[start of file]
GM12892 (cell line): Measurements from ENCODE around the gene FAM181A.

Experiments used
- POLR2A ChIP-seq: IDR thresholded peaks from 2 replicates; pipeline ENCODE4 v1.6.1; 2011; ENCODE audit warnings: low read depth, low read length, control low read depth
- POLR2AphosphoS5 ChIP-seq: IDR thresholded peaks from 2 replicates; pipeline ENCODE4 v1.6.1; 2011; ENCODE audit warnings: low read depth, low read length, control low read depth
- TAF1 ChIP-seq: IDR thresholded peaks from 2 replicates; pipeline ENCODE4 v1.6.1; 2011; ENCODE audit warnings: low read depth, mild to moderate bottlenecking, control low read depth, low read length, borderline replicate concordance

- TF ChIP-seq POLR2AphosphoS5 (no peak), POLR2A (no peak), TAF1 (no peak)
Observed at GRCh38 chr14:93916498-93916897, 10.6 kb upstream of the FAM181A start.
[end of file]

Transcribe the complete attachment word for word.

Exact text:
GM12892 (cell line): Measurements from ENCODE around the gene FAM181A.

Experiments used
- POLR2A ChIP-seq: IDR thresholded peaks from 2 replicates; pipeline ENCODE4 v1.6.1; 2011; ENCODE audit warnings: low read depth, low read length, control low read depth
- POLR2AphosphoS5 ChIP-seq: IDR thresholded peaks from 2 replicates; pipeline ENCODE4 v1.6.1; 2011; ENCODE audit warnings: low read depth, low read length, control low read depth
- TAF1 ChIP-seq: IDR thresholded peaks from 2 replicates; pipeline ENCODE4 v1.6.1; 2011; ENCODE audit warnings: low read depth, mild to moderate bottlenecking, control low read depth, low read length, borderline replicate concordance

- TF ChIP-seq POLR2AphosphoS5 (no peak), POLR2A (no peak), TAF1 (no peak)
Observed at GRCh38 chr14:93916498-93916897, 10.6 kb upstream of the FAM181A start.